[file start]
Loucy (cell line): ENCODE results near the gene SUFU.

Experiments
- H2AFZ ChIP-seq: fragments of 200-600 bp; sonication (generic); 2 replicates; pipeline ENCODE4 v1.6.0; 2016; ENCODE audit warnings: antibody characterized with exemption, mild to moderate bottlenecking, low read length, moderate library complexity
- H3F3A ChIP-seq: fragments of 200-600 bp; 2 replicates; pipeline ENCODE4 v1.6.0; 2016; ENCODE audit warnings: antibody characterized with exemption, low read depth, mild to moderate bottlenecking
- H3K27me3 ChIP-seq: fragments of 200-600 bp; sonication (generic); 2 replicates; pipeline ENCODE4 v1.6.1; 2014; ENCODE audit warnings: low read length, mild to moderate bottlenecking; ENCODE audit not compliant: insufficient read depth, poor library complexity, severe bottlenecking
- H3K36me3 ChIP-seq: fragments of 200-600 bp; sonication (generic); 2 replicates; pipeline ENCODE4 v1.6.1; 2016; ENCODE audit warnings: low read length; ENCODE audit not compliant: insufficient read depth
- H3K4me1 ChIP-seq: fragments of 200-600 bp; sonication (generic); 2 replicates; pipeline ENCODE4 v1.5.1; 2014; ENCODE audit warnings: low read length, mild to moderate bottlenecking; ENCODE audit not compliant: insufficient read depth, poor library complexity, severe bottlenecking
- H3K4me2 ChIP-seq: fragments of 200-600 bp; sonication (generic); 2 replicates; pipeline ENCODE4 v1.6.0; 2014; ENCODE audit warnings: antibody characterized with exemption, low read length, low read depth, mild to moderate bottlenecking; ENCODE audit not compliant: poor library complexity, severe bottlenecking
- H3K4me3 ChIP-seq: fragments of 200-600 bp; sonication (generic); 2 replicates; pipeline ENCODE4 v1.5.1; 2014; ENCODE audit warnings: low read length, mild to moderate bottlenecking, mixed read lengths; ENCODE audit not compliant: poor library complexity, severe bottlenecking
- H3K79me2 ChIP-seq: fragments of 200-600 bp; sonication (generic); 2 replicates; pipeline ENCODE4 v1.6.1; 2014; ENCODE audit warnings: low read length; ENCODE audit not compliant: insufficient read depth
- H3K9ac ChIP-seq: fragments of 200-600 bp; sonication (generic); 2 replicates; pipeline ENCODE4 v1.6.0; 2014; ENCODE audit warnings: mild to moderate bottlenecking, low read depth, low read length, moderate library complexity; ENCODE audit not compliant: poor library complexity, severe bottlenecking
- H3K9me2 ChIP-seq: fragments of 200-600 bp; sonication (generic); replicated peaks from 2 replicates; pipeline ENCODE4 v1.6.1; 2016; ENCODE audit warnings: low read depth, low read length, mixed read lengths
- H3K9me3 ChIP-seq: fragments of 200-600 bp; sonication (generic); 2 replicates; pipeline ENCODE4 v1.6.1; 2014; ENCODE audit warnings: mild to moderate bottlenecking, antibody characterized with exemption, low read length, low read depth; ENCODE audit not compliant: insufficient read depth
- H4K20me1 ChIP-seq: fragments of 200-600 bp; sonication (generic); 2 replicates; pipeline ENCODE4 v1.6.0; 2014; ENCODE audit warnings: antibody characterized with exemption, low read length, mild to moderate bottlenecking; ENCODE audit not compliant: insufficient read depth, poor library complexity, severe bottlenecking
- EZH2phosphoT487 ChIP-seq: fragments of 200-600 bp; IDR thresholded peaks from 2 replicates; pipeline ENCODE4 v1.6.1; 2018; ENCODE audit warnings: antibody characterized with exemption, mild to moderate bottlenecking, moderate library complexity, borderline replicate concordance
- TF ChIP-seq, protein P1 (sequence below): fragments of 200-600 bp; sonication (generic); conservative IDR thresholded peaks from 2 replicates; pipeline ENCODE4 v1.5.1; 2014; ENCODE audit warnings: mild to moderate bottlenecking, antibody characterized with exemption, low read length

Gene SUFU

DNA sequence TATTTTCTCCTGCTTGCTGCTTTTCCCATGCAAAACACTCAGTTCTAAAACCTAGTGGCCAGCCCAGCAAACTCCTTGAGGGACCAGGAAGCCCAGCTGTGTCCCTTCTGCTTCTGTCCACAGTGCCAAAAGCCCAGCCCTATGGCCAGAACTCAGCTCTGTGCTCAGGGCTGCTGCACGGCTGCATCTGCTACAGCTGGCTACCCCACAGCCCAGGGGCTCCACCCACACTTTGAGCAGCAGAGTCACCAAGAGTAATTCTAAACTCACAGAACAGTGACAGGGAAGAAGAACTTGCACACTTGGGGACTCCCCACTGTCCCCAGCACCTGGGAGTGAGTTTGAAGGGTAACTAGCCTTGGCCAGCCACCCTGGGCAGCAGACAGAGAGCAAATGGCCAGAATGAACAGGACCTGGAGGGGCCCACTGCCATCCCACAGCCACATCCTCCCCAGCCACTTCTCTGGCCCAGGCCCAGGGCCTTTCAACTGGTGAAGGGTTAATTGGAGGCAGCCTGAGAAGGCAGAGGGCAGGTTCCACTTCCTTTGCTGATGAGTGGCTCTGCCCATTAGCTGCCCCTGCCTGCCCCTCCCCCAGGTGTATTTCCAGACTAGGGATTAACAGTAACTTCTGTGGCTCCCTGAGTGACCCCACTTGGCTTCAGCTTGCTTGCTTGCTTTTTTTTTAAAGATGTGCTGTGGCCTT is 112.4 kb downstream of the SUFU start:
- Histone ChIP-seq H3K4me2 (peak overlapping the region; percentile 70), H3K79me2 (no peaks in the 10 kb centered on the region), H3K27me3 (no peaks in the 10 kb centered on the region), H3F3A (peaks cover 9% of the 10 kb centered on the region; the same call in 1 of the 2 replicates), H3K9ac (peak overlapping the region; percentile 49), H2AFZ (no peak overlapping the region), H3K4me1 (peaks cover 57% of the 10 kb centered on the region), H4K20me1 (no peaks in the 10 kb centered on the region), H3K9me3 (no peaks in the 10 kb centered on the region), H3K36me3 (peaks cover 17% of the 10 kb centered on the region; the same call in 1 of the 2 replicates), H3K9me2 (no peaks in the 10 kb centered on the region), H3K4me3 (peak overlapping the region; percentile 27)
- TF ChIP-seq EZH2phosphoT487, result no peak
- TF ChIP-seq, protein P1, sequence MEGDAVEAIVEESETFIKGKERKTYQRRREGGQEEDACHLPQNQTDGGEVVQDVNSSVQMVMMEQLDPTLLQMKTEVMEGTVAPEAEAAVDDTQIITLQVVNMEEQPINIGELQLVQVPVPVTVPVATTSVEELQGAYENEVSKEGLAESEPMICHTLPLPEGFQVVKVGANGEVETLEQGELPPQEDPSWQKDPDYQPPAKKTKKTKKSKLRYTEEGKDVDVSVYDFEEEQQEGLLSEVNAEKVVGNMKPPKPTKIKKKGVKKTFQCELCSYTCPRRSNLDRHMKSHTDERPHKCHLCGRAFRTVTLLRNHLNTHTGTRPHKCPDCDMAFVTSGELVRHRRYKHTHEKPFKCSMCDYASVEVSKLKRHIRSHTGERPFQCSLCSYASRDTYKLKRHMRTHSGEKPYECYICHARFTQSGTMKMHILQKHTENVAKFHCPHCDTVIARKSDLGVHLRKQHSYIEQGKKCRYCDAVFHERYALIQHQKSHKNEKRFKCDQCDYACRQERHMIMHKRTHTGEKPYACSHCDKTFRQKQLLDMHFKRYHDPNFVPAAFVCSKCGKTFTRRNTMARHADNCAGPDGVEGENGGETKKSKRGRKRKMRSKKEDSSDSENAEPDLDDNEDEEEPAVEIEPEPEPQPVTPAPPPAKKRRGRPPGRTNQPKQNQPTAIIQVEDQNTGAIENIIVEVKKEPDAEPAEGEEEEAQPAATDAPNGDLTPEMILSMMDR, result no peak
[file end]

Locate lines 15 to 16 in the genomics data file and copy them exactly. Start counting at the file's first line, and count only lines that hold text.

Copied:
- EZH2phosphoT487 ChIP-seq: fragments of 200-600 bp; IDR thresholded peaks from 2 replicates; pipeline ENCODE4 v1.6.1; 2018; ENCODE audit warnings: antibody characterized with exemption, mild to moderate bottlenecking, moderate library complexity, borderline replicate concordance
- TF ChIP-seq, protein P1 (sequence below): fragments of 200-600 bp; sonication (generic); conservative IDR thresholded peaks from 2 replicates; pipeline ENCODE4 v1.5.1; 2014; ENCODE audit warnings: mild to moderate bottlenecking, antibody characterized with exemption, low read length